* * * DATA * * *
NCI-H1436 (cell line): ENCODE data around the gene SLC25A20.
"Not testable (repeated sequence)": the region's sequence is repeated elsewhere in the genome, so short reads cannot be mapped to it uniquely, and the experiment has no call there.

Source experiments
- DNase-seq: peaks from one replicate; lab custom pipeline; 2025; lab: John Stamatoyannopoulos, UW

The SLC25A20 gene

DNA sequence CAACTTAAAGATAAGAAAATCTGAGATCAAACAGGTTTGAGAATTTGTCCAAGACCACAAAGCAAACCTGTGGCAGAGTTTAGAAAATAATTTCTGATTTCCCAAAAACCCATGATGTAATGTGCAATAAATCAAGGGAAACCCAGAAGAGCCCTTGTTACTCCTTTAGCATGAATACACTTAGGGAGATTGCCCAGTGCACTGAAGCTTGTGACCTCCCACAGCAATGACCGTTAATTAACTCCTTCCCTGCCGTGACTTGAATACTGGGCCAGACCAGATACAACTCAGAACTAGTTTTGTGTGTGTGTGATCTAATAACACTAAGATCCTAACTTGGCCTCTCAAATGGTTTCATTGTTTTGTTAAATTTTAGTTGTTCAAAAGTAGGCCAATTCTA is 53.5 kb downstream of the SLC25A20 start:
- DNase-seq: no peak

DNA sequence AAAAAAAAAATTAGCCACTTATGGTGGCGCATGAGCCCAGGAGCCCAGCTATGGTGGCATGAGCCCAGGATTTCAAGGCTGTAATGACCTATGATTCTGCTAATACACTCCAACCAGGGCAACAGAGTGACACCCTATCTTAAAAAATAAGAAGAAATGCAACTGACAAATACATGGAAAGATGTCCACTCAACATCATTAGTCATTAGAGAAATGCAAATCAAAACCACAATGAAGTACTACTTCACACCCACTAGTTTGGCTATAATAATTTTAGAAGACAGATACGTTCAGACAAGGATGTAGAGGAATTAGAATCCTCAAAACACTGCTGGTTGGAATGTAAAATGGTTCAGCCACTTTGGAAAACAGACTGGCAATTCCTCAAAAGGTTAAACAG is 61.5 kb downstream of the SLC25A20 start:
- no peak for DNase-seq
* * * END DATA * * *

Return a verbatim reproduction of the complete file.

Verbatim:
NCI-H1436 (cell line): ENCODE data around the gene SLC25A20.
"Not testable (repeated sequence)": the region's sequence is repeated elsewhere in the genome, so short reads cannot be mapped to it uniquely, and the experiment has no call there.

Source experiments
- DNase-seq: peaks from one replicate; lab custom pipeline; 2025; lab: John Stamatoyannopoulos, UW

The SLC25A20 gene

DNA sequence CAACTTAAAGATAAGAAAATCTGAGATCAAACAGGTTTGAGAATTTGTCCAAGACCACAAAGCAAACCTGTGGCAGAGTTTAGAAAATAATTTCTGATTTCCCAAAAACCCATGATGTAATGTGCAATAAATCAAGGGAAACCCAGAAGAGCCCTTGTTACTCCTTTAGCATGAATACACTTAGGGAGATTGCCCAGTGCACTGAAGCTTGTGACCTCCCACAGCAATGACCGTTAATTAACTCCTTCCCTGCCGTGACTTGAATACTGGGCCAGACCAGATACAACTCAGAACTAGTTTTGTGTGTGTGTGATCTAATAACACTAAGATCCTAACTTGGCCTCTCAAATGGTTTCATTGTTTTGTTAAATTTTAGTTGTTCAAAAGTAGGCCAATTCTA is 53.5 kb downstream of the SLC25A20 start:
- DNase-seq: no peak

DNA sequence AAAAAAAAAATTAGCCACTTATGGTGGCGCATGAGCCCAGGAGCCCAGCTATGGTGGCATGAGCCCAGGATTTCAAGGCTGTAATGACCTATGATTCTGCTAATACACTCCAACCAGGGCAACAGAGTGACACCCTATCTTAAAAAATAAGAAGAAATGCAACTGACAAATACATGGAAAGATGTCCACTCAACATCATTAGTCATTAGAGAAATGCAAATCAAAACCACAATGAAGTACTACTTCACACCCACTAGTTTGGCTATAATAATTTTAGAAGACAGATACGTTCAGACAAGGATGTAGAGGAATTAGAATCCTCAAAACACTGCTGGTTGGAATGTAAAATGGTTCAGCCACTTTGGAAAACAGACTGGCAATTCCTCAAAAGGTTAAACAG is 61.5 kb downstream of the SLC25A20 start:
- no peak for DNase-seq